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Japanese parliamentary vice president resigns over political funds scandal

Japanese parliamentary vice president resigns over political funds scandal

The vice president of Japan's upper house of parliament offered to step down over a political funds scandal on Friday, as allegations of misusing funds spread from Prime Minister Shinzo Abe's ruling bloc to the opposition party.
Upper House Vice President Giichi Tsunoda, also a senior lawmaker of the largest opposition Democratic Party of Japan, said he was resigning to prevent a further erosion of public trust.
"If I stayed on as vice president of the house, it could only amplify the public distrust in politics," said Tsunoda, 69.
But he denied the allegation that he failed to declare 25 million yen (US$205,760; euro158,550) in political donations he received during the 2001 election campaign.
Tsunoda said that his resignation as vice president of the house was aimed at minimizing damage to his party, but that he was not giving up his parliamentary seat.
Tsunoda is the latest of several lawmakers accused of misusing political funds _ but the first in the opposition. It could be a bitter blow to the Democrats, who had planned to use the issue to attack Abe's government during parliamentary debates ahead of national elections later this year.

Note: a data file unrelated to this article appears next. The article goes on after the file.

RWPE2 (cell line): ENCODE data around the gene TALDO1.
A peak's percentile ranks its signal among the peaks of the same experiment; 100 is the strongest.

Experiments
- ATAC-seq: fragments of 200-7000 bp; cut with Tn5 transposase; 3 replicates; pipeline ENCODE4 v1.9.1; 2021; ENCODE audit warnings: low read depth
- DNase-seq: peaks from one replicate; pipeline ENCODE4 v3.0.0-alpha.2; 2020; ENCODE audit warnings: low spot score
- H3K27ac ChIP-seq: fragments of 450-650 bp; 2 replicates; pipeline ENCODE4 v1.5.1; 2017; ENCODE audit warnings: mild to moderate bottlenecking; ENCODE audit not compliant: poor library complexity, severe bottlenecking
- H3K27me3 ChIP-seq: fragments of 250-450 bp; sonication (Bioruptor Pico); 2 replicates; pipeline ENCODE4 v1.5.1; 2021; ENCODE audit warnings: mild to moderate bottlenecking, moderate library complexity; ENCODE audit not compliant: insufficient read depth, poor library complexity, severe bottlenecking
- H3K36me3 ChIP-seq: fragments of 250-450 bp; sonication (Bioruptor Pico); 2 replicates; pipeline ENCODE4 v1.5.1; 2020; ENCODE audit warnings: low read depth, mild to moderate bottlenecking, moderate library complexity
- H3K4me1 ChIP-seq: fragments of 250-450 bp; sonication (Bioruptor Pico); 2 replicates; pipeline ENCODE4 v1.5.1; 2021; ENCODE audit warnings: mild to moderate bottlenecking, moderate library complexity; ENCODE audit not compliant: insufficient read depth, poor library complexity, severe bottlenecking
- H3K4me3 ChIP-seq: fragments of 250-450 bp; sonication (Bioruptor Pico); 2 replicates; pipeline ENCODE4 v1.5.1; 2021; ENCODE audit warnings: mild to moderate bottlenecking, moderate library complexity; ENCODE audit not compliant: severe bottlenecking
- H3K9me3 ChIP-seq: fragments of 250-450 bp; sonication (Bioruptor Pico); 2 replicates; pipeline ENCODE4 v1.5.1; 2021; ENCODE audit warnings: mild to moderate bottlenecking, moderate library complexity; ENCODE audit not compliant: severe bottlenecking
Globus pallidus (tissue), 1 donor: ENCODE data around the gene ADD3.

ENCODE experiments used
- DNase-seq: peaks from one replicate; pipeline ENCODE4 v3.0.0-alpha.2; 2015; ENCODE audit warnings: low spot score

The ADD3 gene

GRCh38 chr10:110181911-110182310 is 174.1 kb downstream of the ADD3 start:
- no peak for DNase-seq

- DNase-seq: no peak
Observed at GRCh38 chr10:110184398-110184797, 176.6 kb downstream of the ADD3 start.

One of Abe's Cabinet ministers had to resign over misuse of political funds, and several other ruling-bloc ministers and senior lawmakers have also faced allegations over misused funds.
Tsunoda's resignation announcement comes just a day after Japan's parliament reconvened Thursday.
Abe, in the meantime, is hoping to bounce back from plunging support rates shown in recent polls.
Support for Abe has been hit by several scandals in his Cabinet, and has dipped steadily since he took office. According to the Asahi newspaper, one of Japan's largest, it fell below 40 percent this week _ a drop of 8 percentage points from the month before.


Updated : 2021-05-09 04:51 GMT+08:00